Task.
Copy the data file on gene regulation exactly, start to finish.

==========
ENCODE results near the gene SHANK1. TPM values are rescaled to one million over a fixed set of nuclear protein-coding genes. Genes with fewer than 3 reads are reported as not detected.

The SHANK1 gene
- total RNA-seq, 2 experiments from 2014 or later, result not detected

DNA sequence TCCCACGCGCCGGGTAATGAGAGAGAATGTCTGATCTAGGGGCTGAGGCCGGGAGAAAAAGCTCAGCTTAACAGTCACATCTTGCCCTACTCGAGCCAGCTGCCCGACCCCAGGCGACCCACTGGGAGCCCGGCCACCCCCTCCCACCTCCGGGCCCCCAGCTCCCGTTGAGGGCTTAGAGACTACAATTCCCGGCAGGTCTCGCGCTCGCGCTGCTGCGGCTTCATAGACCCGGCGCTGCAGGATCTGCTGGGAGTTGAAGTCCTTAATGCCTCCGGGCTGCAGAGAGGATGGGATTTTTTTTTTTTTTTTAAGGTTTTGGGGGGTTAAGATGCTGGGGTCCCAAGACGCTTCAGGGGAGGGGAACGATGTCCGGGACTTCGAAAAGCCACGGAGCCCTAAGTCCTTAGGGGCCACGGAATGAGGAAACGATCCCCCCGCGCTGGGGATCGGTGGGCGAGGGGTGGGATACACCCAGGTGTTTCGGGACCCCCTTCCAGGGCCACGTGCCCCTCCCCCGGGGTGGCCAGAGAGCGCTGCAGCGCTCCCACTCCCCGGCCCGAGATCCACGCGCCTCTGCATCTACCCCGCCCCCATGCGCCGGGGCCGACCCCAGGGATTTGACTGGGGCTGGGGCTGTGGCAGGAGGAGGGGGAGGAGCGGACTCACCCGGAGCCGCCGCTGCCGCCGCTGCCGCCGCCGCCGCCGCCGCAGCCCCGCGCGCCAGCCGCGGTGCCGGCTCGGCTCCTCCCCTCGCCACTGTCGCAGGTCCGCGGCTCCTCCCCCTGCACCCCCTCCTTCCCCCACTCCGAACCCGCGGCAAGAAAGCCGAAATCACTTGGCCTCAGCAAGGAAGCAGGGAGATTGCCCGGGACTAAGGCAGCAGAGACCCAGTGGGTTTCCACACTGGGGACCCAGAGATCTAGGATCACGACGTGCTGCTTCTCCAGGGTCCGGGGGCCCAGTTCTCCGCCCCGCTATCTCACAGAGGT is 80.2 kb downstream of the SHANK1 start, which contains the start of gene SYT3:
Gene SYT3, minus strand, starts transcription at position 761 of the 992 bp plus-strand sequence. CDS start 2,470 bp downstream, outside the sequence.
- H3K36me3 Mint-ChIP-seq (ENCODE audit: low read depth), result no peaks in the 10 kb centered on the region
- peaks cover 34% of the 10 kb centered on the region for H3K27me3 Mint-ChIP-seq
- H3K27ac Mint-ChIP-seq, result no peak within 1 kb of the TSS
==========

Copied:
ENCODE results near the gene SHANK1. TPM values are rescaled to one million over a fixed set of nuclear protein-coding genes. Genes with fewer than 3 reads are reported as not detected.

The SHANK1 gene
- total RNA-seq, 2 experiments from 2014 or later, result not detected

DNA sequence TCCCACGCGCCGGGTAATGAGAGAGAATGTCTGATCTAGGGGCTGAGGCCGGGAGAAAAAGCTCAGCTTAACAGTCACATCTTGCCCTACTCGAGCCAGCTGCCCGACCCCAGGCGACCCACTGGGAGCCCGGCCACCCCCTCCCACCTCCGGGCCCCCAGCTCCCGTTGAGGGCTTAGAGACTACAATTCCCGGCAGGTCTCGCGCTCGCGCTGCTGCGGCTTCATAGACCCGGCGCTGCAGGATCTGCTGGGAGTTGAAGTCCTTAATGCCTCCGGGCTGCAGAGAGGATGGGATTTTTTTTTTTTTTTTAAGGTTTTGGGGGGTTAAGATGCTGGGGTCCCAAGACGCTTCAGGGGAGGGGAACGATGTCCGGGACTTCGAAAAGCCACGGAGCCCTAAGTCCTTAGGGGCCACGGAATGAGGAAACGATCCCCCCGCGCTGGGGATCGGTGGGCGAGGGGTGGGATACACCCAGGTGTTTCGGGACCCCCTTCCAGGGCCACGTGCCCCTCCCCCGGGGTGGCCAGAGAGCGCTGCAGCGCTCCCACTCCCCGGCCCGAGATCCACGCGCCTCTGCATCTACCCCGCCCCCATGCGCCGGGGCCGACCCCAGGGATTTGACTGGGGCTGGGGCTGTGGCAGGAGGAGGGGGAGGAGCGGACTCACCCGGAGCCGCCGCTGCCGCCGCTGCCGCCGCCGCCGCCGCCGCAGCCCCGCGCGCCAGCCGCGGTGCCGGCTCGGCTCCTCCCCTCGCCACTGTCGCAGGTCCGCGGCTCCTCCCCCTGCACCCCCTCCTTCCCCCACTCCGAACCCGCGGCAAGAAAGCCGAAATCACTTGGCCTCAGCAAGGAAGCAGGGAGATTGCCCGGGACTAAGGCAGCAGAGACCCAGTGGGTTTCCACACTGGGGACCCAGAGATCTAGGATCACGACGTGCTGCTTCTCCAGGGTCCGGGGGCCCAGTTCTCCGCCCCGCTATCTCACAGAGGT is 80.2 kb downstream of the SHANK1 start, which contains the start of gene SYT3:
Gene SYT3, minus strand, starts transcription at position 761 of the 992 bp plus-strand sequence. CDS start 2,470 bp downstream, outside the sequence.
- H3K36me3 Mint-ChIP-seq (ENCODE audit: low read depth), result no peaks in the 10 kb centered on the region
- peaks cover 34% of the 10 kb centered on the region for H3K27me3 Mint-ChIP-seq
- H3K27ac Mint-ChIP-seq, result no peak within 1 kb of the TSS